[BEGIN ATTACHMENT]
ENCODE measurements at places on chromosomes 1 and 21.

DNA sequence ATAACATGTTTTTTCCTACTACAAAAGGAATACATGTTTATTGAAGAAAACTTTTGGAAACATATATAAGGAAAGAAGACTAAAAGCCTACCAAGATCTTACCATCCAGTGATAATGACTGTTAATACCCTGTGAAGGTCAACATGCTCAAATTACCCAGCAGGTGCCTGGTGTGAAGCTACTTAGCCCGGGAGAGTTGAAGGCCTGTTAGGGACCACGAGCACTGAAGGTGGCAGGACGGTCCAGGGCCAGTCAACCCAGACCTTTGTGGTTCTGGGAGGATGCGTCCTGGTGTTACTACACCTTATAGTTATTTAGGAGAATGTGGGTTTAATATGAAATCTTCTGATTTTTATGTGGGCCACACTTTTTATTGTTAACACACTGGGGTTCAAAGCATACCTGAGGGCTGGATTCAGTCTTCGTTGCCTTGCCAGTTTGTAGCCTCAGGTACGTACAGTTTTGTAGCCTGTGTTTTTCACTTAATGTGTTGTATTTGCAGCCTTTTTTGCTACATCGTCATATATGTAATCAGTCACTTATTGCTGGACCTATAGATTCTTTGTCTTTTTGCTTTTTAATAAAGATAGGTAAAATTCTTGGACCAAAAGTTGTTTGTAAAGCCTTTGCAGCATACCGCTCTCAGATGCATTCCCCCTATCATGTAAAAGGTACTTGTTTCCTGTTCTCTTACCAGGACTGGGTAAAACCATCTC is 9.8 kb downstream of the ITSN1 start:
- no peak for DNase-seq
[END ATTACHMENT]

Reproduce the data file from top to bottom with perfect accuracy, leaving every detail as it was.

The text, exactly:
ENCODE measurements at places on chromosomes 1 and 21.

DNA sequence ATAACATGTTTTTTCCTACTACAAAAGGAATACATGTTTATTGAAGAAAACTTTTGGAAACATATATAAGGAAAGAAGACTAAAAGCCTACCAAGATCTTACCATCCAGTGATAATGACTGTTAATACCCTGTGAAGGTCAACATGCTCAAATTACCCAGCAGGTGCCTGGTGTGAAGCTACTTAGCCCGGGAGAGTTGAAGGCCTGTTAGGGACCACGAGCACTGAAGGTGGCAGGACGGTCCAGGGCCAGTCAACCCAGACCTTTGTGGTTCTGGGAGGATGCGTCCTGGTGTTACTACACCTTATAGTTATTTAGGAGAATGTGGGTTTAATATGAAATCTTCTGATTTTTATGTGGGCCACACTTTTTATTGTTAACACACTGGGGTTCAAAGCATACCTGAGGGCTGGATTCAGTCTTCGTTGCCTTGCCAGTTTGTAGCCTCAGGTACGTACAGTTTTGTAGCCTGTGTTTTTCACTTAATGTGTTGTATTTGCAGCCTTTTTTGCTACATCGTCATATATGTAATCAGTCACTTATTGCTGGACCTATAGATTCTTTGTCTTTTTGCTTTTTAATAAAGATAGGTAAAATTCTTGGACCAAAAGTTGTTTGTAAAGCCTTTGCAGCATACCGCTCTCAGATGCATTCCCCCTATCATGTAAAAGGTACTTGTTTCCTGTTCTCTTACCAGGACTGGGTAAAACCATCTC is 9.8 kb downstream of the ITSN1 start:
- no peak for DNase-seq